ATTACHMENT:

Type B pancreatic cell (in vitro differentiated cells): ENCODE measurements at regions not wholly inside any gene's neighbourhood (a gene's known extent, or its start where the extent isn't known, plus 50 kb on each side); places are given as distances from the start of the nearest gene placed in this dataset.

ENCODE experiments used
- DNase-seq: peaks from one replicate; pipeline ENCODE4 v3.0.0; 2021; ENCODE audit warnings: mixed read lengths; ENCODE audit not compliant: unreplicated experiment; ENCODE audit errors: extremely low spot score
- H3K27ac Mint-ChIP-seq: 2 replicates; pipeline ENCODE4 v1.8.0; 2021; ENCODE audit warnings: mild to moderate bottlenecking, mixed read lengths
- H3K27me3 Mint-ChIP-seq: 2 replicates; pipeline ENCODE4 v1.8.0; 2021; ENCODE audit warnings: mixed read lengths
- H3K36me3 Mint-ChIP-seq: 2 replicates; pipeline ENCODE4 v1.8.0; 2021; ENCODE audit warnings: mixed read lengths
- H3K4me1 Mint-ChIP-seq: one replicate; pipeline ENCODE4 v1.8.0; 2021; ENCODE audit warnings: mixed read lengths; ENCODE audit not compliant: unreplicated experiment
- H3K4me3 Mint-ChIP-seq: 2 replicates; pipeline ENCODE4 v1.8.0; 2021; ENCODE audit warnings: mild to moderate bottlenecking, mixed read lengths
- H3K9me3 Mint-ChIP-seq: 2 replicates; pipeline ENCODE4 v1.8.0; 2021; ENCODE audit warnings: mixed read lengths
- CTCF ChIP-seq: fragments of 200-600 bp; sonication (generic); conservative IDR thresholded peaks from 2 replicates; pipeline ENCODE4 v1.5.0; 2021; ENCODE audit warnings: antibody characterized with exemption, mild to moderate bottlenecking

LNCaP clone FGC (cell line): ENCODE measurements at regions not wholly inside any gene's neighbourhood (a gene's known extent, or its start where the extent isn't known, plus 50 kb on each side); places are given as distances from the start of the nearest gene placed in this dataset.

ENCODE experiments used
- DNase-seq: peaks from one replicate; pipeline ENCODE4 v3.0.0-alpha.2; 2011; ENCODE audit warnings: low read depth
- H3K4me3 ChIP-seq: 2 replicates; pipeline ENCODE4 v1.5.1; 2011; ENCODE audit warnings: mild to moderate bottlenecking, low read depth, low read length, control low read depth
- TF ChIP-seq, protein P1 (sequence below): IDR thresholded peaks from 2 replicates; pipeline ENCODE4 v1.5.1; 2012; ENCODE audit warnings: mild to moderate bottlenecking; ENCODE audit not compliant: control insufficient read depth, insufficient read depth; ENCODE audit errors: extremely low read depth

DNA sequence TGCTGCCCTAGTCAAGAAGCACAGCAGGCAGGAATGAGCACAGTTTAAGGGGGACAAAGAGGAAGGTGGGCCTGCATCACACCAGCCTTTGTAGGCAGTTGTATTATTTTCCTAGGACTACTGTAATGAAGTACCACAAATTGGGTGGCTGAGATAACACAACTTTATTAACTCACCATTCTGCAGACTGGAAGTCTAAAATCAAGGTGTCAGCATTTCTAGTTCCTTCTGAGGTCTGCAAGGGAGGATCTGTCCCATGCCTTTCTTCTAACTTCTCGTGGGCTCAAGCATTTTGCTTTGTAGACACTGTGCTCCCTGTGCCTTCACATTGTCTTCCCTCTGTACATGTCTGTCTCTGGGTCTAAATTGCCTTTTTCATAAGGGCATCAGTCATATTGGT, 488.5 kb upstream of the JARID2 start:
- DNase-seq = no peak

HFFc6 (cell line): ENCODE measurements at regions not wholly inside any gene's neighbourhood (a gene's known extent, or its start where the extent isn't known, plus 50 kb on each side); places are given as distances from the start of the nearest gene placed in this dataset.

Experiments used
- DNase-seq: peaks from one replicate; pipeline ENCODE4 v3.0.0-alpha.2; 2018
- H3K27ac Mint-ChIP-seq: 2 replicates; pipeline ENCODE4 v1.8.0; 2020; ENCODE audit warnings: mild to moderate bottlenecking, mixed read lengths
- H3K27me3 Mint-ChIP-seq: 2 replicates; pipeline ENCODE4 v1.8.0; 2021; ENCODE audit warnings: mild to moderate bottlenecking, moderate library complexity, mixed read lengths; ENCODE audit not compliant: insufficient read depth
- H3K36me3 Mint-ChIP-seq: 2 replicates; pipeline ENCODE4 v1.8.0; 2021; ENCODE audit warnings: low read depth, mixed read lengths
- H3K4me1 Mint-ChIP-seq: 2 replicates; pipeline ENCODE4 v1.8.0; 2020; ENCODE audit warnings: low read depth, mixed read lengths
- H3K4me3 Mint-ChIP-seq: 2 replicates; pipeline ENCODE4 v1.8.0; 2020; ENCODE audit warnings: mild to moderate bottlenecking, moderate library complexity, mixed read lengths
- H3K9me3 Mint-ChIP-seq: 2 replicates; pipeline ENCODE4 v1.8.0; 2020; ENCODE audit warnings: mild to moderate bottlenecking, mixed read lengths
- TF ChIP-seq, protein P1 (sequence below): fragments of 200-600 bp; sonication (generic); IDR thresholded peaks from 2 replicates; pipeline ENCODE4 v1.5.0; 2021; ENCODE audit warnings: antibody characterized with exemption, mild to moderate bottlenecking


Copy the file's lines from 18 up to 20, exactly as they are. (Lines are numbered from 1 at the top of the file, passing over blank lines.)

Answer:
HFFc6 (cell line): ENCODE measurements at regions not wholly inside any gene's neighbourhood (a gene's known extent, or its start where the extent isn't known, plus 50 kb on each side); places are given as distances from the start of the nearest gene placed in this dataset.

Experiments used
- DNase-seq: peaks from one replicate; pipeline ENCODE4 v3.0.0-alpha.2; 2018